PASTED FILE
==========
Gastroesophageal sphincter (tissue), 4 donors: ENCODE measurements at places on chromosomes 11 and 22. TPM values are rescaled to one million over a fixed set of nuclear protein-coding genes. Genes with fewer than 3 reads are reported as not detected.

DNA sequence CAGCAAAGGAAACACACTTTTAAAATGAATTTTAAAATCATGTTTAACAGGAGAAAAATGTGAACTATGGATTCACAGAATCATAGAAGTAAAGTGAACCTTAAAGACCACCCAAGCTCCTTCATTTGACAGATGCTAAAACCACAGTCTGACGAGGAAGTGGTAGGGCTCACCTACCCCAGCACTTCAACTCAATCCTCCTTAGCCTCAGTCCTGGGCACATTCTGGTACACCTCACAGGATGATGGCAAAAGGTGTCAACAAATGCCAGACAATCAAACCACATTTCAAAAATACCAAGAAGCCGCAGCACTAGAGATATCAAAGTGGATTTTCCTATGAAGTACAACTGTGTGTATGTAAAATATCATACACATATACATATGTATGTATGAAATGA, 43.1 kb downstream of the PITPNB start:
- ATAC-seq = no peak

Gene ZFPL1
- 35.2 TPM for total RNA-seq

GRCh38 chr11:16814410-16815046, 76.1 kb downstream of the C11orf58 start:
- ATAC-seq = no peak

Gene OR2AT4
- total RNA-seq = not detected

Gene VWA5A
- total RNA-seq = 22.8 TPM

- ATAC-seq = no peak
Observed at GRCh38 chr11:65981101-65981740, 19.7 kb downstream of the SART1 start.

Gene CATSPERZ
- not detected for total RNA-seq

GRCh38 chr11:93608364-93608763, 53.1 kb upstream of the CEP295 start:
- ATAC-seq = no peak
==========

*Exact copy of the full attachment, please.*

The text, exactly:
Gastroesophageal sphincter (tissue), 4 donors: ENCODE measurements at places on chromosomes 11 and 22. TPM values are rescaled to one million over a fixed set of nuclear protein-coding genes. Genes with fewer than 3 reads are reported as not detected.

DNA sequence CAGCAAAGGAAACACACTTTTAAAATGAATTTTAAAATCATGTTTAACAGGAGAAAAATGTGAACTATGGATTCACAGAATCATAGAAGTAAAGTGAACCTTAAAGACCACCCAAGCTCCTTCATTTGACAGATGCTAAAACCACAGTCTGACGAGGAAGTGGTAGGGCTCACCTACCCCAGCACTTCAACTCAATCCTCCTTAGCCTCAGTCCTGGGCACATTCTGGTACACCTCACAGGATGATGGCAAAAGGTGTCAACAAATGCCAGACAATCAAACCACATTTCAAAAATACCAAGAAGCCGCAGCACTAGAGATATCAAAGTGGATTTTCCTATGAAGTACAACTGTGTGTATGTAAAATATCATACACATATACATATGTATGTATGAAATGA, 43.1 kb downstream of the PITPNB start:
- ATAC-seq = no peak

Gene ZFPL1
- 35.2 TPM for total RNA-seq

GRCh38 chr11:16814410-16815046, 76.1 kb downstream of the C11orf58 start:
- ATAC-seq = no peak

Gene OR2AT4
- total RNA-seq = not detected

Gene VWA5A
- total RNA-seq = 22.8 TPM

- ATAC-seq = no peak
Observed at GRCh38 chr11:65981101-65981740, 19.7 kb downstream of the SART1 start.

Gene CATSPERZ
- not detected for total RNA-seq

GRCh38 chr11:93608364-93608763, 53.1 kb upstream of the CEP295 start:
- ATAC-seq = no peak